How-To

How To Connect to Anyone’s Windows 10 with Quick Assist

Quick Assist is a free built-in tool in Windows 10 that allows you to help out a friend or family member with their PC. Here’s how to use it.

Quick Assist is a Remote Control application to use if there is a need to remotely control a Windows 10 machine. It works without the need to reconfigure firewalls. Next time you need to remote in and help a friend or alike, just remember to ask them to start Quick Assist, and you are connected in no time. You know it is always there, no install needed like with Remote Desktop RDP.

What is Quick Assist?

Quick Assist is a built-in remote control application in Windows 10. It has been there since the Anniversary Update (1607) and still, it seems so few know about it.
Its executable, quickassist.exe, is found at c:\windows\system32. Easily found in the Windows start menu or search.

Requirements?

The Quick Assist application needs to be started on both sides. It requires both machines to be running Windows 10 and an internet connection. The person helping also requires a Microsoft Account. There is no direct peer to peer connection since both clients connect to the Microsoft cloud. Therefore you don’t need to worry about opening up security on the Windows Firewall for this to work.

How to Start a Quick Assist Session

It is really easy to start and the application will guide you through the process.
To start a remote control do the following (Helper is the person who remotes in to help and the Requestor is the person who requests assistance/help):

  1. Helper: Starts Quick Assist on a Windows 10 machine. Simply hit the Windows button and type in ‘Quick Assist’.
  2. Helper: Click the Assist another person button.
  3. Helper: If the login account is associated with a Windows Cloud Account you are good to continue. Otherwise use an existing Microsoft Account or create a new one.
  4. Helper: Verify it is your correct Microsoft Account that it’s signed into. The name will be displayed to the remote part when requesting sharing options later in the process.
    Let the person you want to help know the code, by either email, phone, chat or whatever means you got of contact. The code is valid for 10 minutes.
  5. Requestor: starts Quick Assist. Enter the code given by the Helper. Click on the Share screen button.
  6. Helper: Choose whether you want to request ‘Take full control’ to do actions on the remote session or if only ‘View screen’ is needed and you can guide the remote person.
  7. Requestor: If you trust the person requesting the access click the Allow button.
  8. Helper: Remote Desktop session started and connected. Depending on the permission requested either for you to control the remote mouse or only the view the screen.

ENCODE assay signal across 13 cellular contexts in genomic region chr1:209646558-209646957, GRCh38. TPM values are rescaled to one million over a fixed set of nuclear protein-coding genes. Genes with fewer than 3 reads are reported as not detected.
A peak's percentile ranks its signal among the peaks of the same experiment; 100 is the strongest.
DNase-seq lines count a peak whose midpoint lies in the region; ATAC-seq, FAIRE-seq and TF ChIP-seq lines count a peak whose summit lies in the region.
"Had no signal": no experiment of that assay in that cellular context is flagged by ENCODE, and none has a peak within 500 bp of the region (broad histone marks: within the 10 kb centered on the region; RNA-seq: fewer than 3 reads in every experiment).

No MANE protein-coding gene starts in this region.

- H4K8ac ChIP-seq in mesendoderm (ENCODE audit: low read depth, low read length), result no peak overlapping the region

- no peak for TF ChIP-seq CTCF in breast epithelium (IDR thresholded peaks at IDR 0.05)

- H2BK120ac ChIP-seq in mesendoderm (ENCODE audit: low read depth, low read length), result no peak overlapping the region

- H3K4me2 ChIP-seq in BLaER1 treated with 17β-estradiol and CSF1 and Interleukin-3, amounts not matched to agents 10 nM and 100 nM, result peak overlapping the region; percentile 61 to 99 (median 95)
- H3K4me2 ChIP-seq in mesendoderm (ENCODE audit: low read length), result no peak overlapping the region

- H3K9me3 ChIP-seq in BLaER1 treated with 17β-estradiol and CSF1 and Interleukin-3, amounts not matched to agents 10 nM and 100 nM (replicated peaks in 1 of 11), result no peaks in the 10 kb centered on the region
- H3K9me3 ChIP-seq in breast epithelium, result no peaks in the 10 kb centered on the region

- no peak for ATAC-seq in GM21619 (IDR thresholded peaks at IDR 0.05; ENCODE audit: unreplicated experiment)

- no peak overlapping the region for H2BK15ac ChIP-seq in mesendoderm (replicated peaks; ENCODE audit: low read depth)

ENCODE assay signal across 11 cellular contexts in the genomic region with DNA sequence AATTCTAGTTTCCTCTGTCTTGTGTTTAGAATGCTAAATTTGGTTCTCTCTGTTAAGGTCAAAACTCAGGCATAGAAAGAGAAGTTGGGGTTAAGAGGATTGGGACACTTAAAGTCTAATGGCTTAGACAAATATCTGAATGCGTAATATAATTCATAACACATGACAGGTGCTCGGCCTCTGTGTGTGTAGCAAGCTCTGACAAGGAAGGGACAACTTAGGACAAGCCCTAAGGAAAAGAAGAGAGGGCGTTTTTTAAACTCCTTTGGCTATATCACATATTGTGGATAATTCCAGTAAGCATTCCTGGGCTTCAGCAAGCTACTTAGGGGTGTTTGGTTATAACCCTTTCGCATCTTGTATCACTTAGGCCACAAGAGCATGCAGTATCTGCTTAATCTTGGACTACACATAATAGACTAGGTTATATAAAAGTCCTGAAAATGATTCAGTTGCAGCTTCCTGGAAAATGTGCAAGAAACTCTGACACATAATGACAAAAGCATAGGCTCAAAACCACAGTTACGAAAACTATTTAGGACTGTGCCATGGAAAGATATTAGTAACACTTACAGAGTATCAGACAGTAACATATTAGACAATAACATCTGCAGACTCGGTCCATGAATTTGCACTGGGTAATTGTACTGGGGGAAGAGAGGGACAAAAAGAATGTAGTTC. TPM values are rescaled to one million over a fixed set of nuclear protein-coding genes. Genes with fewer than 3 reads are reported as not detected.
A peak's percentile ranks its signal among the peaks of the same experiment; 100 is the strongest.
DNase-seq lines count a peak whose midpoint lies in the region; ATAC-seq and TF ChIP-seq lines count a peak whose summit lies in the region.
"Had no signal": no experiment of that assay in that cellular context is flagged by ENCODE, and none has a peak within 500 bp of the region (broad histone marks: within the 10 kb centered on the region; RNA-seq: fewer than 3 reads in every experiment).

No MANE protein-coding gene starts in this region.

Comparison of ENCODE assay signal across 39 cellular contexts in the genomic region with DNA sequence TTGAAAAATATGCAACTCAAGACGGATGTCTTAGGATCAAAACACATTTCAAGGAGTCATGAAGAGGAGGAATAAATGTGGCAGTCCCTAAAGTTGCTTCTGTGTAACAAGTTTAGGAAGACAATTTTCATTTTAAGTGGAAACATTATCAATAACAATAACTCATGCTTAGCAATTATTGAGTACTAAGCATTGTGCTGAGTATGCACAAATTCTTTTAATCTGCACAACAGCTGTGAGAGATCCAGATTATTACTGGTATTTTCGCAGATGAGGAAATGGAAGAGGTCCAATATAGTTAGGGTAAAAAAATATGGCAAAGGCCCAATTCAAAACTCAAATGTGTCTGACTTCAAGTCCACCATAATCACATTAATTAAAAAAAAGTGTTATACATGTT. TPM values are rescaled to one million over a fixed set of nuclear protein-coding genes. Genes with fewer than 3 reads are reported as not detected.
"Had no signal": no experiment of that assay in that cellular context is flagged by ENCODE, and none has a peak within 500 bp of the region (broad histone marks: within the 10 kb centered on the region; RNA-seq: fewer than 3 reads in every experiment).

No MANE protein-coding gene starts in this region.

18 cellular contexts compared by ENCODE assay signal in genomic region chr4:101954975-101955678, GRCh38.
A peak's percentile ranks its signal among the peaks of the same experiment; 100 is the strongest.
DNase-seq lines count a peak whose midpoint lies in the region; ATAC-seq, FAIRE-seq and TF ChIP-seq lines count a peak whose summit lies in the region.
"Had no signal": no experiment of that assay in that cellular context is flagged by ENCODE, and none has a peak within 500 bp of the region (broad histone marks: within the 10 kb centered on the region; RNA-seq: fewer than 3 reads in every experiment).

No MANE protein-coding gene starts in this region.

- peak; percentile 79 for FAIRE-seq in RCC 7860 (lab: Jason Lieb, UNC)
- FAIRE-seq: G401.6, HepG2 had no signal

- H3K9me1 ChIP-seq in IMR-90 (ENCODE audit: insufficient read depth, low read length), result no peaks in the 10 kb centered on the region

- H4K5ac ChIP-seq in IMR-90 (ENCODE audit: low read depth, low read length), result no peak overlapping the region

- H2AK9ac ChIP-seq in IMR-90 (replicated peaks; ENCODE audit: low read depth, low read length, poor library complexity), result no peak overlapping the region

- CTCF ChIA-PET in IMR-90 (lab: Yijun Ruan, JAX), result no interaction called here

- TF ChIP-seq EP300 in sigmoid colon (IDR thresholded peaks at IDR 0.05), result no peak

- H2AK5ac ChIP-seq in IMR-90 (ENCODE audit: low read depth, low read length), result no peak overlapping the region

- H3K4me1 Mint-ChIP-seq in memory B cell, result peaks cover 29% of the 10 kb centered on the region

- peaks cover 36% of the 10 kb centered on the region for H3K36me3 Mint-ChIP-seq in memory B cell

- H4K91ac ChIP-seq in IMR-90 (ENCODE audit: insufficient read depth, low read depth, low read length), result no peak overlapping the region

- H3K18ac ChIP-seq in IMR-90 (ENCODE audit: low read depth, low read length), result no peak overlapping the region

Connected, Now What?

There are two sharing options, full control or view only. If in full control there are two modes:

  1. User mode: Administrator – Remote user is a local administrator on the machine.
  2. User is not in administrator mode – Remote user is not a local administrator on the machine. For administrative tasks, you will need to elevate. If you need, for example, to install software that requires administrative permissions. A limitation is if UAC (User Access Control) is enabled the helper will get a black screen when it switches to Secure Desktop.

The Admin toolbar lets the helper do the following (most useful in bold):

  • Select Monitor – If the remote machine got multiple screens you can select which one to see or switch between.
  • Annotate – Great tool to draw on the screen for the remote part to see.
  • Actual size – Enlarge the window to the actual size of the remote screen.
  • Toggle instructions channel – For longer instructions to the remote user.
  • Restart – Restarts the remote machine.
  • Task Manager – Opens the task manager on the remote machine, a quick way to view the resources used.
  • Pause – Pause/Restart the session.
  • End – Ends the session.

End Remote session

The helper and the requestor can end the session. Close the Quick Assistant window by clicking on the X in the upper right corner or click on the stop button. A message appears saying “Screen sharing has ended”.

Conclusion

Could Quick Assist replace professional third parties remote sessions tools such as TeamViewer, LogMeIn, or Dameware?
Quick Assist doesn’t run as a service, and it works with Windows 10 only. It also has some limitations with UAC. I would say it can’t fully replace the professional tools. However, it works perfectly if you want to remote support or help friends and family on Windows 10. You know it’s always there and no firewall reconfiguration or other prerequisites are needed. And the best part is it’s free.

If you have any questions about accessing a user’s session/desktop without a password, join the discussion in our Windows 10 Forum.


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